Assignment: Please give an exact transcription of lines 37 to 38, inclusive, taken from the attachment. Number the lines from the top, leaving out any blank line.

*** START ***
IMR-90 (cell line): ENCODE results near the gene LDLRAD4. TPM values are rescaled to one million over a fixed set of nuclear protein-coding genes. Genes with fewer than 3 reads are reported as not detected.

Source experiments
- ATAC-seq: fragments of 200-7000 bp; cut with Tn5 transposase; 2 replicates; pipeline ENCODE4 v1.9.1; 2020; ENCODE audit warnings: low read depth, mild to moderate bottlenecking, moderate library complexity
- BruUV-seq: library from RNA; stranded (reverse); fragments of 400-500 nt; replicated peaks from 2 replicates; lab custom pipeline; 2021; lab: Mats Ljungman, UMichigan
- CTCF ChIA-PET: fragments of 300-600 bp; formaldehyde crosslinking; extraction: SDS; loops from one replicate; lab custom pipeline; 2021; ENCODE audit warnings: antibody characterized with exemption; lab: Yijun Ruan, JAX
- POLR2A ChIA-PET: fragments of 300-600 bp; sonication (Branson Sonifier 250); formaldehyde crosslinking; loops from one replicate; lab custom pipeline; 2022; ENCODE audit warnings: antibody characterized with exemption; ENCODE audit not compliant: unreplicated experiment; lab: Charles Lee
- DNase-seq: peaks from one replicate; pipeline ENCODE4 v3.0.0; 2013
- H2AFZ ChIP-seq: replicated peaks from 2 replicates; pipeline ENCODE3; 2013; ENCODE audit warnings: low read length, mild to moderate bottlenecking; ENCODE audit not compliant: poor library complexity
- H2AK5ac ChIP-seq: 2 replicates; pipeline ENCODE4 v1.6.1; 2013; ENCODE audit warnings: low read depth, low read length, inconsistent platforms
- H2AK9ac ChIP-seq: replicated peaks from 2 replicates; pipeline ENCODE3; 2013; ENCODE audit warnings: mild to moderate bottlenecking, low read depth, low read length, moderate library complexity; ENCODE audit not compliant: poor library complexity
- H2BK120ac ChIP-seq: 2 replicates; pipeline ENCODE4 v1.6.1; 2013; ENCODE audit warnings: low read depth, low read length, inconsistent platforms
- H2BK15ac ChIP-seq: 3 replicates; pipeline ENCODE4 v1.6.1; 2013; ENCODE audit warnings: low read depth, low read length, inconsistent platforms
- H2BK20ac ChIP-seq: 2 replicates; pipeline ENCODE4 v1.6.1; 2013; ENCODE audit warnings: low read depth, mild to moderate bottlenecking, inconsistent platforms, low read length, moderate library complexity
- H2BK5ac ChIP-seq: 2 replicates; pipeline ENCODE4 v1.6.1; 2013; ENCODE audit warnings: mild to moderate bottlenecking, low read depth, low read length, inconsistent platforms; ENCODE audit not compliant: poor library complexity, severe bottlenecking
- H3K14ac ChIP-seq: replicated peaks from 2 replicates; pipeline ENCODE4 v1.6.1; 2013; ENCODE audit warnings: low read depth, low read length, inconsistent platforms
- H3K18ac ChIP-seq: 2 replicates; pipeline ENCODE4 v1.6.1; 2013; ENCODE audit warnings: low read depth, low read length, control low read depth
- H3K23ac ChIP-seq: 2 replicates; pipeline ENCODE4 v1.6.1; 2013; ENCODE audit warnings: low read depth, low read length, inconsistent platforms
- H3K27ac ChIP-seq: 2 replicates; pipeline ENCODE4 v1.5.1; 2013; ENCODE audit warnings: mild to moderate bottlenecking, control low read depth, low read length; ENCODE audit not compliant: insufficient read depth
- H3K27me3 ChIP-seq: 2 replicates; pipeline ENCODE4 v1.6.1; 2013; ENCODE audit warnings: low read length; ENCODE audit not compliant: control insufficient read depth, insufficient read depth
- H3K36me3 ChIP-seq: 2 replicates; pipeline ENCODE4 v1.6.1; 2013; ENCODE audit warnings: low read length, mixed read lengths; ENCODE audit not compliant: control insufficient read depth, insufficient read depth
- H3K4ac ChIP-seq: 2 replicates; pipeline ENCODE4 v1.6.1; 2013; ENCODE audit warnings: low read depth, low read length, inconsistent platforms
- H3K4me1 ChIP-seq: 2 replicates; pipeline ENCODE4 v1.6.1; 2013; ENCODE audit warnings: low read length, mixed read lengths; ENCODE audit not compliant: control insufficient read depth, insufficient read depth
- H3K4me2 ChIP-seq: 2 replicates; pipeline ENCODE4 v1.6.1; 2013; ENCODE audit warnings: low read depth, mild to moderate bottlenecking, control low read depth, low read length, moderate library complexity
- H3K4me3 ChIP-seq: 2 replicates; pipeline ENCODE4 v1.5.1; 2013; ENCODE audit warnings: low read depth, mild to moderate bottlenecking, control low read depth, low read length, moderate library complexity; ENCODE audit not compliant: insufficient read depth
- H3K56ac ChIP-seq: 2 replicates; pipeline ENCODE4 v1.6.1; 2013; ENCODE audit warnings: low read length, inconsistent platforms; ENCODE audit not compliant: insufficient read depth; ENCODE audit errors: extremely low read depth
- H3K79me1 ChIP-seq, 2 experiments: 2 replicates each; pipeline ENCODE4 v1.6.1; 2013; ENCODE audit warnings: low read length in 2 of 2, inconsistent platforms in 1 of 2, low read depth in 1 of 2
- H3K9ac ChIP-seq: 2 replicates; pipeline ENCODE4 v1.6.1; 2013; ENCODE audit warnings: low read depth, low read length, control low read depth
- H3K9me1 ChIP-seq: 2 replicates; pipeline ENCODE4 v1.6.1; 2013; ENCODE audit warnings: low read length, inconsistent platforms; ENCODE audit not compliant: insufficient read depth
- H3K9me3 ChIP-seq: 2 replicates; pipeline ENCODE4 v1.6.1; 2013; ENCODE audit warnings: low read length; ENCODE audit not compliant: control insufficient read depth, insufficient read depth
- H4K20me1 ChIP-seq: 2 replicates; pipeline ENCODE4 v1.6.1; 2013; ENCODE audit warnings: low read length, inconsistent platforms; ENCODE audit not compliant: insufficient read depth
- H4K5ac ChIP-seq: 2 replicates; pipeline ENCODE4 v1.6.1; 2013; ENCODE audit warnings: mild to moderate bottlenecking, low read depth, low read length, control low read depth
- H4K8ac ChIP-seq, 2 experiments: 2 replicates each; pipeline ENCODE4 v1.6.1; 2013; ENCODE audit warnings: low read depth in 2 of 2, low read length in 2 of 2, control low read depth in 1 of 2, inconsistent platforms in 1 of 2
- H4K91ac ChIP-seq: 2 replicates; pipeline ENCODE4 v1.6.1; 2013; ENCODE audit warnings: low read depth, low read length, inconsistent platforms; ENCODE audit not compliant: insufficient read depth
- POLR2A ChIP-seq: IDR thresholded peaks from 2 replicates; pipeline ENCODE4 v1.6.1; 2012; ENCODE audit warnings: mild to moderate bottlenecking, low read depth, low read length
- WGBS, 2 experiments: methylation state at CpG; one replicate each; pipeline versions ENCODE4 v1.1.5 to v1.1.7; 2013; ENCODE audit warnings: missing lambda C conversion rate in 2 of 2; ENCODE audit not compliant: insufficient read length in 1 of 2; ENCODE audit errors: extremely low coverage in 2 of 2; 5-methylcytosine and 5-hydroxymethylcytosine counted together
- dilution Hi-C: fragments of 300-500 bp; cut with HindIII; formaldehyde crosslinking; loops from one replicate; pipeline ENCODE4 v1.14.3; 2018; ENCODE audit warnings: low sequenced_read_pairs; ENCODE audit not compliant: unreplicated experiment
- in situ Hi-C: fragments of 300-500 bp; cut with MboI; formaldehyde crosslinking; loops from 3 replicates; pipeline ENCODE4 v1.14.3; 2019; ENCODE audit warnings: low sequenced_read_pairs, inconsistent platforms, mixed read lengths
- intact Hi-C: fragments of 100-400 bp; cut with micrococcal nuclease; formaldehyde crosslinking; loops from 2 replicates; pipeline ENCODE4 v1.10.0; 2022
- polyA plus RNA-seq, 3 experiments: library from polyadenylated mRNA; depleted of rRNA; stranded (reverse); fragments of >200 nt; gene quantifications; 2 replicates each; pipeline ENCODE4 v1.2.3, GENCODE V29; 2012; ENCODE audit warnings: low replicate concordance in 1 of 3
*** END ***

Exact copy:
- in situ Hi-C: fragments of 300-500 bp; cut with MboI; formaldehyde crosslinking; loops from 3 replicates; pipeline ENCODE4 v1.14.3; 2019; ENCODE audit warnings: low sequenced_read_pairs, inconsistent platforms, mixed read lengths
- intact Hi-C: fragments of 100-400 bp; cut with micrococcal nuclease; formaldehyde crosslinking; loops from 2 replicates; pipeline ENCODE4 v1.10.0; 2022